BN: You've never had a major injury. Did you ever look back and try to figure out why this happen but knowing that you're a man of faith, did you think this happened for a reason?

Aaron Henry: Not at all. I didn't question God at all. The great thing about it was, like two weeks before it happened, I thought to myself what would happen if I got hurt and how would I respond to it. I was asking myself that about how I would react. Sure enough, a few weeks later I got hurt and it was like He was showing me a sign. I think it's a blessing because it gives other guys a chance to step up and make plays. Not only that, it helps me better myself, strengthen my faith and look at the game from a different aspect.

When you are on the field going full speed, you don't really take time to look at the game from a more mental aspect. When I come back, I think that I am going to be a better overall football player.

BN: How are you doing now?

Aaron Henry: I am doing fine. I started jogging a couple weeks ago. It feels different. It's different. It's kind of like when you were a baby and you start walking, you stumble. When I started jogging, I wanted to take off full speed but you really can't. It felt like my knee was a little gimpy. It has started to come along and everything has come along really well. I am doing more weight-bearing stuff so it is coming.

BN: Have you felt any pain in anything you've done rehabilitating that when you do it, you feel that sharp pain?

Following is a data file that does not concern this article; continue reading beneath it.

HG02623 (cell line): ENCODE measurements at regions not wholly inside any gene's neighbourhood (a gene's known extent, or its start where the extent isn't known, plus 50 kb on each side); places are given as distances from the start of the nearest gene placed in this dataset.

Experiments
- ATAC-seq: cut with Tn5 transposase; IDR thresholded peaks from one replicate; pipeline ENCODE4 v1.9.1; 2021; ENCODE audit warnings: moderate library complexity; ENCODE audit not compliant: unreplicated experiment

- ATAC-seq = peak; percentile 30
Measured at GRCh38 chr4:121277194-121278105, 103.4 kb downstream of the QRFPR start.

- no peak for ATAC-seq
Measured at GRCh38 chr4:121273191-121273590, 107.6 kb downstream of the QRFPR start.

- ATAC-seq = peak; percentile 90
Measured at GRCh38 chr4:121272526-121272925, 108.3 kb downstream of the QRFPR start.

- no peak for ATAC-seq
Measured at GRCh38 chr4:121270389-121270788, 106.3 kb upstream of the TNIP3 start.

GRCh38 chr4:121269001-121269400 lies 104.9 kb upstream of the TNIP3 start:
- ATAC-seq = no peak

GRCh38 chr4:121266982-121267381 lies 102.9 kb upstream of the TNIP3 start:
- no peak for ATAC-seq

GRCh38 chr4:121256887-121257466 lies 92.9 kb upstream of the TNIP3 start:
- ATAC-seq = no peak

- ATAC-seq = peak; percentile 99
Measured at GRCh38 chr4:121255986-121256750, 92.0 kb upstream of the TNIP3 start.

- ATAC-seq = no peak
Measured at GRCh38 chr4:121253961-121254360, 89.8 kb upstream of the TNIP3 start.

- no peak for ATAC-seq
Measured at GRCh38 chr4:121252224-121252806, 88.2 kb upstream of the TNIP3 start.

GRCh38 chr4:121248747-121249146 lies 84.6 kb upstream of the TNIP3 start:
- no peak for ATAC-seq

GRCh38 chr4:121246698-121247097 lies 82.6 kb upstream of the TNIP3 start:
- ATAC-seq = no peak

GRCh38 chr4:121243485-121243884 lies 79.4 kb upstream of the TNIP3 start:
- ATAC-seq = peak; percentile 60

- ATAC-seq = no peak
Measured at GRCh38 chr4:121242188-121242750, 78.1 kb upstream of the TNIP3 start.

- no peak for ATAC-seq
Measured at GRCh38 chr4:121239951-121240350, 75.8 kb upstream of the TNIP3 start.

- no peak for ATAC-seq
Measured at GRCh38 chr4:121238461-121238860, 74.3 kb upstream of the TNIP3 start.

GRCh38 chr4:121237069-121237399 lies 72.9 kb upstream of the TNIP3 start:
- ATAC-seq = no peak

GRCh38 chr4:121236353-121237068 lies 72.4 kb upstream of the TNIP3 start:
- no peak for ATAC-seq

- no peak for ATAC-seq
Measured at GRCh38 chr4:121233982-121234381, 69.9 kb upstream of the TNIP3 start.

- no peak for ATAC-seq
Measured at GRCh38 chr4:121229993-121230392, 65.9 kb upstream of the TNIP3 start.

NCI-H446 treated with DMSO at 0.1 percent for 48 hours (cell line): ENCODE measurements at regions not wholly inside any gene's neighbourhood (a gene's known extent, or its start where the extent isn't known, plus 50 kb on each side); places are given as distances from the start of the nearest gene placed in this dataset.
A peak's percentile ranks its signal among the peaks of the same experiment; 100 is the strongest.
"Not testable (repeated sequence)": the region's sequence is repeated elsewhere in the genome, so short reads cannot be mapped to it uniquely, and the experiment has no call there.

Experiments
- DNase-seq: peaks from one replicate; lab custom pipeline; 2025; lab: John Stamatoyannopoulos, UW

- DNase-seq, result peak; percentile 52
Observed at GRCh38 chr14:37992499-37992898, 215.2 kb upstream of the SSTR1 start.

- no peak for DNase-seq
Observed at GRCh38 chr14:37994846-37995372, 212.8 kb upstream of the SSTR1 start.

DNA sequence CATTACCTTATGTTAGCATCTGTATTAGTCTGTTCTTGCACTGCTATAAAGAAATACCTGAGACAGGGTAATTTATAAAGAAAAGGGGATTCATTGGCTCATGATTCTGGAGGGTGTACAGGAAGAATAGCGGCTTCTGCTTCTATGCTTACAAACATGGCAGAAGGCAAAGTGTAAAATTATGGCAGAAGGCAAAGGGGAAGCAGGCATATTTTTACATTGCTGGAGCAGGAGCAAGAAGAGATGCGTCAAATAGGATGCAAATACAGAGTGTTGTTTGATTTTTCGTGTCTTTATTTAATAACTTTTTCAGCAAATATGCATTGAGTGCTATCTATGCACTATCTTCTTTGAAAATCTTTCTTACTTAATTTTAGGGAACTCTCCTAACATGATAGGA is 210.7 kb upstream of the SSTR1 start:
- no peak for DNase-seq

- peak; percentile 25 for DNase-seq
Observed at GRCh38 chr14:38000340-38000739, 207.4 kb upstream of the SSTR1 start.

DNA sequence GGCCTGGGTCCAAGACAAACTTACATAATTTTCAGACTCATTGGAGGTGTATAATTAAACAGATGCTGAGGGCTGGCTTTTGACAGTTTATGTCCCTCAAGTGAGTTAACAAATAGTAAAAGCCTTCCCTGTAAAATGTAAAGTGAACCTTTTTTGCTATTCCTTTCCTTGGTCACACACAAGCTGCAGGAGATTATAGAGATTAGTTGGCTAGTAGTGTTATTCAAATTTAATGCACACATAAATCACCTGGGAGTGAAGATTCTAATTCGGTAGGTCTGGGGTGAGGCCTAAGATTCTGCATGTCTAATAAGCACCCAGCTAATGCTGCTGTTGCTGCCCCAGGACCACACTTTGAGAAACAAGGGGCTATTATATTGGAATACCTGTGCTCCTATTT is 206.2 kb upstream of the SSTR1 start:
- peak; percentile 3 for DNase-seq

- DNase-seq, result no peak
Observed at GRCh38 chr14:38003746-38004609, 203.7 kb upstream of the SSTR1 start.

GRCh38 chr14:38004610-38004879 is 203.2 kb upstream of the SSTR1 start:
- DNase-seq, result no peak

Aaron Henry: I do get a little pain but it's not really during the workouts. It's more so when I am getting stretched and bending for flexing. I know that's more mental than anything, so if I can get myself mentally prepared I'll be fine. As far as the workouts, the trainers got me on a workout regiment that has gone very well.

BN: Do you have a timetable set for yourself when you want to be back and working out with the team?

Aaron Henry: Well, when we start summer ball June 9, I am supposed to be doing most of the drills and lateral work and running. By the time the season starts, I plan on playing.

BN: Is that going to be special for you when you get back or is that going to be a situation when you don't look back?

Aaron Henry: I think it's going to be pretty special because it's an obstacle. We all face obstacles in our life that we have to overcome and this was a real big one, especially to a cornerback or something that is always on the move compared to a down lineman. I think it's going to be special. It's like when I first started jogging. If you would have told me that when I was lying in the hospital bed, I was in a whole different world and it was horrible feeling. I probably wouldn't have believed you because I was so out of it.

BN: Did redshirting this upcoming season ever come into mind?